The Old Bank B&B, which as the name suggests, is a 1909 bank converted into bed and breakfast accommodation, was luxurious and charming, with every possible detail covered in high style. I could have happily spent many hours in the sitting room, sitting on the Chesterfield in front of the fire, reading through the wonderful array of cookbooks and editions of Gourmet Traveller and Delicious, playing Cluedo and Scrabble and sampling the many wines, ports and liqueurs on offer. Handmade chocolates from the local chocolatier, Cygneture Chocolates, awaited us in our room also. Breakfast was an all-out gourmet affair, as we were treated to a hot breakfast of our choice, complete with locally-sourced goods that included bacon from the Butchery and honey from the ‘Frenchman up the road’ at the Miellerie. A beautifully-brewed coffee was enough to help me confirm that Cygnet was a definite food Mecca!
With Cygnet behind us, it was onto Grandvewe Cheeses, Tasmania’s only sheep milk cheesery. I was still full from breakfast, but weakened at the sight of cheese, up there in my trinity of sacred foods: seafood, anything ‘de canard’ (mousse, terrine, foie gras) and of course, cheese. Jamon, olives and avocado are up there too… may have to re-evaluate that trinity! Grandvewe had a gorgeous selection of cheeses, my favourites being Fleur, a Manchego-style cheese, and Sapphire Blue, a Roquefort-style blue that is delectable with Grandvewe’s Pinot Paste.
A stop at Peppermint Bay was next, to take in the views and check out their foodstore. With an impressive menu and rave reviews for The Stackings restaurant, this is definitely a place I want to try out next time.
Back in Hobart that night, another feast awaited us – a Tasmanian seafood barbecue! Mr R.s sister, Monica, treated us to large fillets of honey, soy and ginger salmon, chilli and lemon squid and some of the largest king prawns I’ve seen in a while. My own cocktail sauce and guacamole made an appearance also. A happy seafood night it was!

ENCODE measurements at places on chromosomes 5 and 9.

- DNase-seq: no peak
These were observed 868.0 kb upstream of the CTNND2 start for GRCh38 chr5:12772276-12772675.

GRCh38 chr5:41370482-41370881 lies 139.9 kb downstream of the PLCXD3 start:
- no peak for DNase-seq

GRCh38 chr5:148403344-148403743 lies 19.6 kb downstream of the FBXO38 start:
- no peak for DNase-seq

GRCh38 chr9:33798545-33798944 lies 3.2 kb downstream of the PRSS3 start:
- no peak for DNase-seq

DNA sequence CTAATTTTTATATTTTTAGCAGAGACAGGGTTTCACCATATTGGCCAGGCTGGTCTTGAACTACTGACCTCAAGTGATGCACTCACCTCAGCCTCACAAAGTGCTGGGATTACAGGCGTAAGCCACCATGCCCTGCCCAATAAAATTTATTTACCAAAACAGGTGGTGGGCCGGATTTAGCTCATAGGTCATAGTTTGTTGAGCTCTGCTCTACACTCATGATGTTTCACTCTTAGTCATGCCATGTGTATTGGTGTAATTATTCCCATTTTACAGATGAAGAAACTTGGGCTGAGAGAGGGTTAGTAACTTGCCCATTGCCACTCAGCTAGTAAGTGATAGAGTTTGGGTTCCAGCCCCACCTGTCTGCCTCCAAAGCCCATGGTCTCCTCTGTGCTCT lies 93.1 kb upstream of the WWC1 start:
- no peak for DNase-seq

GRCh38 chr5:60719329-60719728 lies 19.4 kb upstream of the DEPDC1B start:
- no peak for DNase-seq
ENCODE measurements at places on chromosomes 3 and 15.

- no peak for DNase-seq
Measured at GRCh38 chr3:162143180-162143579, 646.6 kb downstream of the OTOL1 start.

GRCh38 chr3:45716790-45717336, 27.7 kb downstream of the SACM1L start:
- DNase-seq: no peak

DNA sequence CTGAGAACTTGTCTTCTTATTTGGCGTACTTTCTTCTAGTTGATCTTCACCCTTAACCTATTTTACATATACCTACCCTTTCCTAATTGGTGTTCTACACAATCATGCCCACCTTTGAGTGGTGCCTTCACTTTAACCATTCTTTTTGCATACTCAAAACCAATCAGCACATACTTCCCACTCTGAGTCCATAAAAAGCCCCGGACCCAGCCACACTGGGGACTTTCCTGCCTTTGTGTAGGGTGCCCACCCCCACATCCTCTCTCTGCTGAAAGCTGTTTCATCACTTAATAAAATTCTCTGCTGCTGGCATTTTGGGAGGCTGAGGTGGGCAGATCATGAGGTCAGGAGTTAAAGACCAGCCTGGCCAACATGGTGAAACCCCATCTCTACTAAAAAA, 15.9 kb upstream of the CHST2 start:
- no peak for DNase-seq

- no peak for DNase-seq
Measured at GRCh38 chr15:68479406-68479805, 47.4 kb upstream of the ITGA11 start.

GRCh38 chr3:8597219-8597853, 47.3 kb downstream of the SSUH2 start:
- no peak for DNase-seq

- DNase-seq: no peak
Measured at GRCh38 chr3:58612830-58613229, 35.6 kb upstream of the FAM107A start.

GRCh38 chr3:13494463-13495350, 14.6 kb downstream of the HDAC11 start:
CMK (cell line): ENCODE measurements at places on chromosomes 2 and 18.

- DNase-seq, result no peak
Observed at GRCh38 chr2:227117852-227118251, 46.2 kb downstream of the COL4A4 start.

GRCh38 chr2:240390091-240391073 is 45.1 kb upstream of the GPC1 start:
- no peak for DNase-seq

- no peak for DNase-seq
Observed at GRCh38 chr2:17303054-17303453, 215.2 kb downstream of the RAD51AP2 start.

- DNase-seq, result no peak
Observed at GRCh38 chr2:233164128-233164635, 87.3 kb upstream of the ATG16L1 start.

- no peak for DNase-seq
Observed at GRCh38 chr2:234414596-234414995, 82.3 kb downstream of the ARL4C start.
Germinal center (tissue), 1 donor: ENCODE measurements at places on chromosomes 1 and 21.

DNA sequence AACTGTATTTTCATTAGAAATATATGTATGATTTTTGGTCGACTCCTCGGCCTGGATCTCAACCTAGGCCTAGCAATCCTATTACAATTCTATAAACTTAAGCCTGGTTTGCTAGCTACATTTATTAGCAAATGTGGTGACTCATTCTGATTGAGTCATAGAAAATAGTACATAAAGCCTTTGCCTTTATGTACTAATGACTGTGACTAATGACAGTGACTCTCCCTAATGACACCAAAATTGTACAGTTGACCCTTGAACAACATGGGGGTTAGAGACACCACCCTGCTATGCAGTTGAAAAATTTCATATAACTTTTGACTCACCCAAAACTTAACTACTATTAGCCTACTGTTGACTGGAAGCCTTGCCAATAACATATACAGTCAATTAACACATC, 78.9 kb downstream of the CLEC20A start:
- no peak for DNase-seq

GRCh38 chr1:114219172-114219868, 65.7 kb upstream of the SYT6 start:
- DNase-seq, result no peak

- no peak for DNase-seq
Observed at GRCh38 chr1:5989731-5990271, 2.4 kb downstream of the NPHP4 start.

Our final day in Hobart saw us heading to the newest attraction on the block, MONA, the Museum of Old and New Art. The ferry ride across the Derwent was the lovely breath of fresh I needed before heading into the dark cavern of extremely provocative ‘art’. While I’m at it, I’d like to thank the little girl who had quite a serious nosebleed as we were boarding the ferry. She gave my stomach a good dose of things to come! MONA did all of the things to me that I expected it to. It shocked me, momentarily made me consider vegetarianism and momentarily made me consider not eating for a long time. However, the ability of MONA’s founder, David Walsh, to poke a whole lot of fun at the art world is evident throughout the guided tour of the gallery, and this, along with the fact that he has created a superb cultural venue for Hobartians, was something I very much admired.
I also greatly admired the museum Wine Bar, where a nice glass of rosé and a charcuterie platter complete with ‘canard’ goods, fixed me up good and proper. My stomach and I were friends again, after a blissful week of mangiare bene and lovely company.